In developing this account, Derogy takes to task those Zionist pressure groups in Europe and the U.S. who have prevented this story from rising to the surface. "The Jews in France, in particular, have not been prepared to confront these hard and often disagreeable realities of Israeli life," he writes. "When the courageous weekly of Rabbi Jacquot Grunewald, Tribune Juive, independent of the established institutions, wanted to evoke the trail of the Israeli connection of Frankfurt and the extent of the flow of drugs into Israel itself, certain pressures were not lacking in trying to prevent the community press from playing its information role."

An even worse case involves attempts to obstruct clampdowns on activities of the Israeli Mafia in California. As revelations began to mount in the California press in 1979 about the growing activities of this mafia, Derogy reports, the Israeli police representative in the U.S., Michael Buchner, insisted that no such mafia existed. Further: "Of course, the American Jewish community prefers to deny the evidence, out of fear of unleashing a new wave of anti-Semitism and anti-Zionism in the U.S. Doing this, it demonstrates the same obstinacy in the policy of the ostrich as in September 1908."

The police chief of New York, Bigenheim, had then revealed that one-half of American gangsters were Jewish. The large Jewish organizations had risen up in virulence against these claims. Today, the situation has only gotten worse. To the Jewish gangsters have been joined their Israeli colleagues, weary, as Buchner himself recognizes, of "negotiating grams of heroin in Israel as long as the U.S. offers them the possibility of negotiating by kilos."

With such bluntness, Derogy performs an important function: he sheds light on a subject kept in the dark by the ADL and its associates. But let the reader be left with one caution: Derogy is fundamentally a muckraker, and not a thoroughgoing analyst; his light is too narrowly focused.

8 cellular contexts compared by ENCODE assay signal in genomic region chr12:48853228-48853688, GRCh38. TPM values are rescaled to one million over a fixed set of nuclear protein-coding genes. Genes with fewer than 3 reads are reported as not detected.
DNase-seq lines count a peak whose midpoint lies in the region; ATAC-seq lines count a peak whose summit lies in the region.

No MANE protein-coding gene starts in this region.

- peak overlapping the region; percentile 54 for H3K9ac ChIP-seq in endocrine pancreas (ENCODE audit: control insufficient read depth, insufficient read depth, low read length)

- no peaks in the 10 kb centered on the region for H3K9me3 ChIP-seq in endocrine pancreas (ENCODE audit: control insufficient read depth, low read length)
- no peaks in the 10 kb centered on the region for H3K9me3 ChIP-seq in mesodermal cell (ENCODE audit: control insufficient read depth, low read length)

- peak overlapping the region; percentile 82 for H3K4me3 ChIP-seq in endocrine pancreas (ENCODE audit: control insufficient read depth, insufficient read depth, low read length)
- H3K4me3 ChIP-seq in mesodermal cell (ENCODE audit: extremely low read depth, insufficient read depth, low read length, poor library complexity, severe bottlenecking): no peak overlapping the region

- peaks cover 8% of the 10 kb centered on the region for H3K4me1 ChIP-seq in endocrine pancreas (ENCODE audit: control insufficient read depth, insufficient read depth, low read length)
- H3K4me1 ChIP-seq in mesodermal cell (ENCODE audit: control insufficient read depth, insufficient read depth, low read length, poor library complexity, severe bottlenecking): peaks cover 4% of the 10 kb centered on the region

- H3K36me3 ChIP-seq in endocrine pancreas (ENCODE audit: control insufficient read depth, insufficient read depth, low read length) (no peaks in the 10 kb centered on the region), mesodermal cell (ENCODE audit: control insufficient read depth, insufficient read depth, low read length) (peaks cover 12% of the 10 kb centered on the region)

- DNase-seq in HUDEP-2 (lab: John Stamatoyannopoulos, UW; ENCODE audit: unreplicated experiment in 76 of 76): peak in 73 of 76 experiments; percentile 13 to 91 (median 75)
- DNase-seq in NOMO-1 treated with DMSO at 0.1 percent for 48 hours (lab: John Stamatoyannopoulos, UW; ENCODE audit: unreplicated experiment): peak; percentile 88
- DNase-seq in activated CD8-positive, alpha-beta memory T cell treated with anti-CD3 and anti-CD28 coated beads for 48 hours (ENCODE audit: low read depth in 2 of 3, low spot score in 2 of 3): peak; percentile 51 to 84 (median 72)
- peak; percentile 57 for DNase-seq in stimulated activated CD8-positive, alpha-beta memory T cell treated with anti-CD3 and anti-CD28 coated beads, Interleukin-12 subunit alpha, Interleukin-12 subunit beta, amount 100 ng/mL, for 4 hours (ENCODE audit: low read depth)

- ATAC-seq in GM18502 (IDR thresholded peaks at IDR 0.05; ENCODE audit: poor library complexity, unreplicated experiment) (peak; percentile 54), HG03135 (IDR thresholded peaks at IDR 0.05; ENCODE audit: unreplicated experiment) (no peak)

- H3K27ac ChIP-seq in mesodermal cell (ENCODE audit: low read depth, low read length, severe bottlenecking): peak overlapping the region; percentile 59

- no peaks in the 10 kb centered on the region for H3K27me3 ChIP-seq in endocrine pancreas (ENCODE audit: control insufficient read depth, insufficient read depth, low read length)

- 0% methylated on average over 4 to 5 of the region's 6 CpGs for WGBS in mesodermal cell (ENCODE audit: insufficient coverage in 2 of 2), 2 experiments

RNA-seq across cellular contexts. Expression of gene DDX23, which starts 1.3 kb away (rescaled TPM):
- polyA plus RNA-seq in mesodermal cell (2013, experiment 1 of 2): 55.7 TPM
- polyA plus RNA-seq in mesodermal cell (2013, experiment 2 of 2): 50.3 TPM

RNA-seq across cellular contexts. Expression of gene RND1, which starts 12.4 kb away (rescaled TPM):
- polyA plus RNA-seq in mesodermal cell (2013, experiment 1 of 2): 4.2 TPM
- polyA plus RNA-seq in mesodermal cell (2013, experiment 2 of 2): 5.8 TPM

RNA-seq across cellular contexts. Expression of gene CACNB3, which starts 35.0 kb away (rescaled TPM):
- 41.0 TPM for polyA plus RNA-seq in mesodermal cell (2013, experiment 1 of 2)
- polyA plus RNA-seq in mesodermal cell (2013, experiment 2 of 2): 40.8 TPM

Missing from Derogy's account is the broader picture of international crime operations painted in Dope, Inc., which located Israeli and Zionist operations as largely an "enforcer" aspect of a cartel organized from the top by today's British banking descendants of the old East India Company of the eighteenth century. In the same sense, Derogy's account lacks the sense of profound international top-down organization documented in Dope, Inc. Crime is big business, and the burgeoning Israeli criminal activity reflects the great expansion of operations of such coordinating agencies as Permindex (Permanent International Expositions), the group of extremist-Zionists and ex-Nazis which purportedly ran the assassination of John F. Kennedy and more than a score of assassination attempts against France's Charles de Gaulle.

Crime is the American Dream

But if Derogy's work is a flawed but important contribution, Fried's book is a dangerous fraud written by an expert in the barely sanitized pigsty known as sociology.

As a sociological study, The Rise and Fall of the Jewish Gangster is of the same genre as that rash of 1970s articles and books that portray terrorism as a "sociological phenomenon" in order to manufacture an ideological safe-house for the Red Brigades and the Baader-Meinhof gang.

In Fried's view, crime is "part of society," not a conspiracy coordinated by oligarchic bankers to pervert advancing industrial republics. This point of view leads Fried to certain startling, but lawful, conclusions.

"Morally speaking," Fried asserts, "the aspiring neighborhood vice lord and gangster [of the Lower East Side in the early twentieth century] hardly differed from the aspiring neighborhood capitalist: both accepted the promise assumed to be quintessentially American, that life was a war between competing exploiters for dominion over the exploited dumb passive anonymous."

By the conclusion of the book, this line of thinking develops into a virtual hosanna about the extent to which organized crime and capitalism have achieved a "convergence" into a new "gangster-capitalism." Fried, in his admiration for the "genius" of Meyer Lansky in running dirty-money operations, becomes the social theoretician for the America of the 1980s being created by the drug-pornography mafia. When one reads Fried, the fact that the ADL gave its annual First Amendment Freedoms Award to Hugh Hefner of Playboy Enterprises on Sept. 21 of this year hardly appears shocking.

"Nothing can stop the historic process now underway to bring gangster-businessmen into the mainstream of American capitalism," he crows. "For good or ill Americans no longer regard gambling as a cardinal vice or as a vice at all. Is it too far-fetched to predict that more and more communities, each desperate for new tax revenues, will follow the example of Atlantic City, New Jersey, where a single casino run by Resorts International took in more money in its first year (1978-79) than the four largest Las Vegas casinos took in during that same year--a total of $222 million? Is the country becoming Las Vegasized?"